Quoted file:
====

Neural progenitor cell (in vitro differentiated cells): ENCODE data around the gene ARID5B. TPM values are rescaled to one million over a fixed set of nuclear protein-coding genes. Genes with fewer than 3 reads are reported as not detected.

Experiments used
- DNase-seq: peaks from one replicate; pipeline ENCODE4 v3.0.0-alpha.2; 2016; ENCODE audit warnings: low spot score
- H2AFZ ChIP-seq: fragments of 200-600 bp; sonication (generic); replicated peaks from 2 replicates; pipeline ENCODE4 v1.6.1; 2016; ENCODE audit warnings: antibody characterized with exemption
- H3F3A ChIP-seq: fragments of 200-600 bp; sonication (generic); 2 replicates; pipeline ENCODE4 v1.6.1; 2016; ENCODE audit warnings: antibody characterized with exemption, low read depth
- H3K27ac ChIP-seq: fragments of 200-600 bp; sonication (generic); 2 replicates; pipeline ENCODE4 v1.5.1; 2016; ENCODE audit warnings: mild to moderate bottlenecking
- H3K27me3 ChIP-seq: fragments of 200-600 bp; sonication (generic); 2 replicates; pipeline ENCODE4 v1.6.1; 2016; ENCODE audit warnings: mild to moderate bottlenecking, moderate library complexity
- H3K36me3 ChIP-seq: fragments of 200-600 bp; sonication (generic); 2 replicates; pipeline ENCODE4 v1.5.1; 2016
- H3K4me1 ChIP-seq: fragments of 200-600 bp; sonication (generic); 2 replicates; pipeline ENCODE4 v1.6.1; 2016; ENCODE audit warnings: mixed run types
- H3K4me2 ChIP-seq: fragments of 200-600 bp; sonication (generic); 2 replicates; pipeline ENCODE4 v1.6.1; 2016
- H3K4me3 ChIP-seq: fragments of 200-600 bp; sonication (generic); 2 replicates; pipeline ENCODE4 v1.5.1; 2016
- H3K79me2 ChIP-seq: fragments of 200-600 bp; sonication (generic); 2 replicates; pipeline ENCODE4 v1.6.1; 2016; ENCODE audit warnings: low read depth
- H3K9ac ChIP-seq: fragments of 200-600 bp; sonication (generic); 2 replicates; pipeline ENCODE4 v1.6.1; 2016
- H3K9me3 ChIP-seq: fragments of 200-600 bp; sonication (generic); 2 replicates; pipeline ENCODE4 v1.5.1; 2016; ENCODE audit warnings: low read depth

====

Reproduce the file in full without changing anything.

Neural progenitor cell (in vitro differentiated cells): ENCODE data around the gene ARID5B. TPM values are rescaled to one million over a fixed set of nuclear protein-coding genes. Genes with fewer than 3 reads are reported as not detected.

Experiments used
- DNase-seq: peaks from one replicate; pipeline ENCODE4 v3.0.0-alpha.2; 2016; ENCODE audit warnings: low spot score
- H2AFZ ChIP-seq: fragments of 200-600 bp; sonication (generic); replicated peaks from 2 replicates; pipeline ENCODE4 v1.6.1; 2016; ENCODE audit warnings: antibody characterized with exemption
- H3F3A ChIP-seq: fragments of 200-600 bp; sonication (generic); 2 replicates; pipeline ENCODE4 v1.6.1; 2016; ENCODE audit warnings: antibody characterized with exemption, low read depth
- H3K27ac ChIP-seq: fragments of 200-600 bp; sonication (generic); 2 replicates; pipeline ENCODE4 v1.5.1; 2016; ENCODE audit warnings: mild to moderate bottlenecking
- H3K27me3 ChIP-seq: fragments of 200-600 bp; sonication (generic); 2 replicates; pipeline ENCODE4 v1.6.1; 2016; ENCODE audit warnings: mild to moderate bottlenecking, moderate library complexity
- H3K36me3 ChIP-seq: fragments of 200-600 bp; sonication (generic); 2 replicates; pipeline ENCODE4 v1.5.1; 2016
- H3K4me1 ChIP-seq: fragments of 200-600 bp; sonication (generic); 2 replicates; pipeline ENCODE4 v1.6.1; 2016; ENCODE audit warnings: mixed run types
- H3K4me2 ChIP-seq: fragments of 200-600 bp; sonication (generic); 2 replicates; pipeline ENCODE4 v1.6.1; 2016
- H3K4me3 ChIP-seq: fragments of 200-600 bp; sonication (generic); 2 replicates; pipeline ENCODE4 v1.5.1; 2016
- H3K79me2 ChIP-seq: fragments of 200-600 bp; sonication (generic); 2 replicates; pipeline ENCODE4 v1.6.1; 2016; ENCODE audit warnings: low read depth
- H3K9ac ChIP-seq: fragments of 200-600 bp; sonication (generic); 2 replicates; pipeline ENCODE4 v1.6.1; 2016
- H3K9me3 ChIP-seq: fragments of 200-600 bp; sonication (generic); 2 replicates; pipeline ENCODE4 v1.5.1; 2016; ENCODE audit warnings: low read depth